How To Find Where An Image Came From

3 Reverse Image Search Tips Worth Trying.

Reverse image search engines search the web using an image and show you where the image appears online.

Reverse image search engines are really really handy if you want to locate the source of an image, track down the content creator, or get information about an image.

I use reverse image searching techniques to find the source of images I have downloaded and can’t remember the specfic website address to credit the source (although I have organised my files to make this easier). Below are my top 3 tips:

  1. The most popular reverse image search engine is Google Images. It is super easy (instructions and video) but the results are variable.

    Images that have been widely used are easy to find, those that haven’t been widely used don’t often come up in the search results.

  2. If you have downloaded Flickr images, the following tip is 99% guaranteed. Flickr images that you have saved on your computer use filenames similar to this: 19650629011_01026f145f_b. The first part of the file name, 19650629011 is the photo id. Knowing the photo id enables you to find the source of any Flickr file by taking the photo id and adding it to the following website address: http://flickr.com/photo.gne?id={photo-id}. For example: http://flickr.com/photo.gne?id=19650629011 shows the source of the image at the top of this post. More Flickr url hacks can be found here.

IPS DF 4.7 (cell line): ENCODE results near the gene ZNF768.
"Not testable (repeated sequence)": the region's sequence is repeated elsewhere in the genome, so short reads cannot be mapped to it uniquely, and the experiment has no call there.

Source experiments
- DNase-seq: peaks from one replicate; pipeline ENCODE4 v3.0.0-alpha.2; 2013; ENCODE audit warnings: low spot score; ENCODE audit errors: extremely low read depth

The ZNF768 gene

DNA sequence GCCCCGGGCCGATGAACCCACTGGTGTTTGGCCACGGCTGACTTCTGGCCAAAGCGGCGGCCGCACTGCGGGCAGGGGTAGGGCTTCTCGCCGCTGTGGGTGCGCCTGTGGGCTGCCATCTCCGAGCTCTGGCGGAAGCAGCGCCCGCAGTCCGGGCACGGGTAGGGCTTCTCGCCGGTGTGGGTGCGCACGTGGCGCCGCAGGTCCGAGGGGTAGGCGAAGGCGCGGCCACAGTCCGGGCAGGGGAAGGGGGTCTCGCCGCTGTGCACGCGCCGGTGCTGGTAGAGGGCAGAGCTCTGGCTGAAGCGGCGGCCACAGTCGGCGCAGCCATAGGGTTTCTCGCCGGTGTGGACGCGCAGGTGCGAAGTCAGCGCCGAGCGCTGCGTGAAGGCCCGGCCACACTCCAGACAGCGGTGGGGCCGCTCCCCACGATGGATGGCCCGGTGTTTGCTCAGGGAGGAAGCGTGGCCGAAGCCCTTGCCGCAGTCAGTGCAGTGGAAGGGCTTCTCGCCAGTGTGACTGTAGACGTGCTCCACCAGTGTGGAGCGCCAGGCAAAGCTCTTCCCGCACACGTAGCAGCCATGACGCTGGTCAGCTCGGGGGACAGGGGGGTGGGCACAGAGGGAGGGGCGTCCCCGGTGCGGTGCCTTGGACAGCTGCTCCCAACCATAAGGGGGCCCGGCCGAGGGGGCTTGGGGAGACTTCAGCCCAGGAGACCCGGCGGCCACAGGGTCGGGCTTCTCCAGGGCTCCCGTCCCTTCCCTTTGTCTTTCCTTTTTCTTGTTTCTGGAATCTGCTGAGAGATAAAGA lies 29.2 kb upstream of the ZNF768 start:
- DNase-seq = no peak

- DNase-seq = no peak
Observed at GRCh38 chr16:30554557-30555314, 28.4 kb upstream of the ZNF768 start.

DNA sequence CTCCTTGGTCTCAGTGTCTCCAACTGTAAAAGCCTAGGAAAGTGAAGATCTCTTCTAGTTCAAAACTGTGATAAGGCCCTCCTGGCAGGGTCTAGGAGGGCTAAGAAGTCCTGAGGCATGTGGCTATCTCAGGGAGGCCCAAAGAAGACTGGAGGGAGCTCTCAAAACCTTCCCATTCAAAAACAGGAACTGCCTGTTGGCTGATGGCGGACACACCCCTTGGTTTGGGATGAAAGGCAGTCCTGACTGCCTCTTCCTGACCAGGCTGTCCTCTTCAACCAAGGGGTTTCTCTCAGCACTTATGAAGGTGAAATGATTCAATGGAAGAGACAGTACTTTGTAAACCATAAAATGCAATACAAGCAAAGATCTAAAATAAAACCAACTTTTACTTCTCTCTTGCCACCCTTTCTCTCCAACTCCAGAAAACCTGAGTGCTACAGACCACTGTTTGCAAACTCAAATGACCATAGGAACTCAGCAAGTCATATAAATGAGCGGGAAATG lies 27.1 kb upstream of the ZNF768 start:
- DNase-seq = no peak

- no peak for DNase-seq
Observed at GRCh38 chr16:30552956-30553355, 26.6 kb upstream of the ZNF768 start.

3. Tin Eye doesn’t have the same depth as Google Images reverse image searching but it does have the ability to sort the results by date, size etc which I find useful every now and again.

Reverse image searching has a versatile set of other uses,  such as finding the names of unlabelled products, finding recipes from images, or identifying plants and animals. Lifehacker has more clever uses for reverse image searching.

Have you tried reverse image searches?

Advertisements